â€œDo I have memories of Franklin Park? One day my mother, Mary Callahan, who worked at the golf pro shop, met my father, John Burke, where he worked at The Refectory, which our family owned. The result was me! I owe my existence to Franklin Park.â€
Last Monday Gerry Burke, owner of Doyleâ€™s CafÃ© in Jamaica Plain, welcomed fellow Franklin Park enthusiasts to a book signing party for â€œFranklin Park,â€ the latest paperback issued by Arcadia Publishing, the leading publisher of local and regional history in the United States.
While Arcadia already has three â€œImages of Americaâ€ titles devoted to Dorchester (two by historian Anthony Sammarco [1995 and 2005] and a postcard history by Dot Historical Society president, Earl Taylor ), this is the first work dedicated solely to the cityâ€™s biggest open space.
â€œFranklin Parkâ€ was compiled by Julie Arrison, who got her graduate degree from Northeastern Universityâ€™s public history program. She chose over 200 vintage photographs and documents to illustrate the parkâ€™s first century.
â€œThe earliest images,â€ she says, â€œare undated photographs from the construction of the park in the late 1880s, showing the blasting of rocks and quarries and the road construction. The latest picture is of a kite festival from the 1980s.
â€œBut my favorite picture is the one on the cover. Itâ€™s from the summer of 1913 showing spectators enjoying the Bear Dens, which are now called The Ruins.â€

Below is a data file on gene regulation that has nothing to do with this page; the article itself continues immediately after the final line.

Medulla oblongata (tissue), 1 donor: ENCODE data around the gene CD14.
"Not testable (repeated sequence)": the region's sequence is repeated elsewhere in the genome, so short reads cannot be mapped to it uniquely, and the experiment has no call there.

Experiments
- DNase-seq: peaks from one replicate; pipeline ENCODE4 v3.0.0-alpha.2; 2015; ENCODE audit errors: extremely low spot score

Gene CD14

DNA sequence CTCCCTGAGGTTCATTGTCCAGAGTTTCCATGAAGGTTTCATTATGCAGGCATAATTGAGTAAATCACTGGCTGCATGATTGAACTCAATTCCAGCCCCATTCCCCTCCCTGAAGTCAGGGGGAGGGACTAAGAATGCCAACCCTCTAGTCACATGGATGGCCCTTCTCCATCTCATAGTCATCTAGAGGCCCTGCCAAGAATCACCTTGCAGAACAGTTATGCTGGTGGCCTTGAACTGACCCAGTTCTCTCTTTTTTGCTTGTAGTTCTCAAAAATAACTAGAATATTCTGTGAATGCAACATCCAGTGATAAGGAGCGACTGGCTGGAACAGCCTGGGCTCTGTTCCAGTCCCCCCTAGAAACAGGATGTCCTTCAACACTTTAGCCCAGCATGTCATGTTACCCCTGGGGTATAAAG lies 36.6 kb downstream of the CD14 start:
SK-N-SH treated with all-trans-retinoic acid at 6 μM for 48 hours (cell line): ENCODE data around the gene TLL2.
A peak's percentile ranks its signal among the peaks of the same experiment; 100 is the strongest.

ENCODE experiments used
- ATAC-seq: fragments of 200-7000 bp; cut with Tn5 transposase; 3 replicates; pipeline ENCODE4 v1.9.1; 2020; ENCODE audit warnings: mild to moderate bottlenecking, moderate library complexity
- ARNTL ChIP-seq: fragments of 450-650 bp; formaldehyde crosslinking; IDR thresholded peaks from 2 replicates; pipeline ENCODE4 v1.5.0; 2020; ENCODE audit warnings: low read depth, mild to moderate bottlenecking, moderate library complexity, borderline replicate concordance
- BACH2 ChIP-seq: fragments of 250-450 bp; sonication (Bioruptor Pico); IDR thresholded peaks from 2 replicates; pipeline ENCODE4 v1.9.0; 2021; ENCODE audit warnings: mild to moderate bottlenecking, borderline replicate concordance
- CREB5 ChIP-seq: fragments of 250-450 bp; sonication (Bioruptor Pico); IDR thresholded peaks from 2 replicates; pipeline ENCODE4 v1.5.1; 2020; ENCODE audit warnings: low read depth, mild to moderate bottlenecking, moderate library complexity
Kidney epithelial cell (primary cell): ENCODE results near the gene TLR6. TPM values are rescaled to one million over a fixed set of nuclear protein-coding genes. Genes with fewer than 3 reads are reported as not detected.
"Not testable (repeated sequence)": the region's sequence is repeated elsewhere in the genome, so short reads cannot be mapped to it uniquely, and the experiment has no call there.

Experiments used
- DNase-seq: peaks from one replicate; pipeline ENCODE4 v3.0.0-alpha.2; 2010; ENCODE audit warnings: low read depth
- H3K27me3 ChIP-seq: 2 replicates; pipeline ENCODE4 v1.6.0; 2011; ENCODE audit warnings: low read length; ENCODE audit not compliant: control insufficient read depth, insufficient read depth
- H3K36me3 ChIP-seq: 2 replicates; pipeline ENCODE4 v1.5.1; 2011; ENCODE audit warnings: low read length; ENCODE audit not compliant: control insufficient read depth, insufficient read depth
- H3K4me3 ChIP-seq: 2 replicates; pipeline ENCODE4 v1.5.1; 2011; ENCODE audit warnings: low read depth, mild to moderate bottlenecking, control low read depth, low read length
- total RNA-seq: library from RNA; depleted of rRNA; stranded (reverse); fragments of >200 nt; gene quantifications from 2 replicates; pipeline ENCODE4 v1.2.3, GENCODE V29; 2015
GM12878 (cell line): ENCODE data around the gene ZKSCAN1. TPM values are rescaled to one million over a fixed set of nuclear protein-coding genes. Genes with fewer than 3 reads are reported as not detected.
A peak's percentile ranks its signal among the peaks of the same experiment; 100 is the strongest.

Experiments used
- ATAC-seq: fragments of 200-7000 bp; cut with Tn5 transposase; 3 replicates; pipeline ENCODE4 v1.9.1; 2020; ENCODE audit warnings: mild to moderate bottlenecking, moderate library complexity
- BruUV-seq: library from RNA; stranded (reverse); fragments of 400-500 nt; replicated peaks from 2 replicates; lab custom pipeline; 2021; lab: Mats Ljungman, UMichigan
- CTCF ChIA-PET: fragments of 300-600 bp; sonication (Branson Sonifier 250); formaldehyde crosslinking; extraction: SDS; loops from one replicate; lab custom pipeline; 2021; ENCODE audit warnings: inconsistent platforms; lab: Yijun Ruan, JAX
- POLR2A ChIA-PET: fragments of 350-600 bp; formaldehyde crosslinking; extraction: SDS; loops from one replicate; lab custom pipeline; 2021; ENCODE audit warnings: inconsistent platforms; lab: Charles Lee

(Arrisonâ€™s research into the Franklin Park Bear Dens has been published as a Historic American Buildings Survey.)
The bookâ€™s images come from the private collections of local residents, as well as the Frederick Law Olmsted National Historic Site Archives and the Boston Public Library Print Department. In addition, material from the Franklin Park Coalition (FPC) documents the dramatic transitions through the decades in the neighborhoods around the park.
Arrison hopes her work will â€œprovide a reference for park users that is historically accurate, comprehensive and captivating and which will continue raising interest in the parkâ€™s history.â€
Mondayâ€™s book launch was just the beginning of Arrisonâ€™s efforts to promote the park and her book. Sheâ€™ll be giving a free noontime brown-bag lunch talk at the Massachusetts Historical Society on July 29. Keep checking franklinparkcoalition.org for date announcements for other events planned at the Franklin Park Golf Clubhouse, Jamaicaway Books and elsewhere.
Half of the profits of the book will be donated to the FPC, which assists with advocacy, park maintenance through a network of youth and volunteers, project management and programming. Available at area bookstores or through Arcadia Publishing at (888)-313-2665 or arcadiapublishing.com. â€¨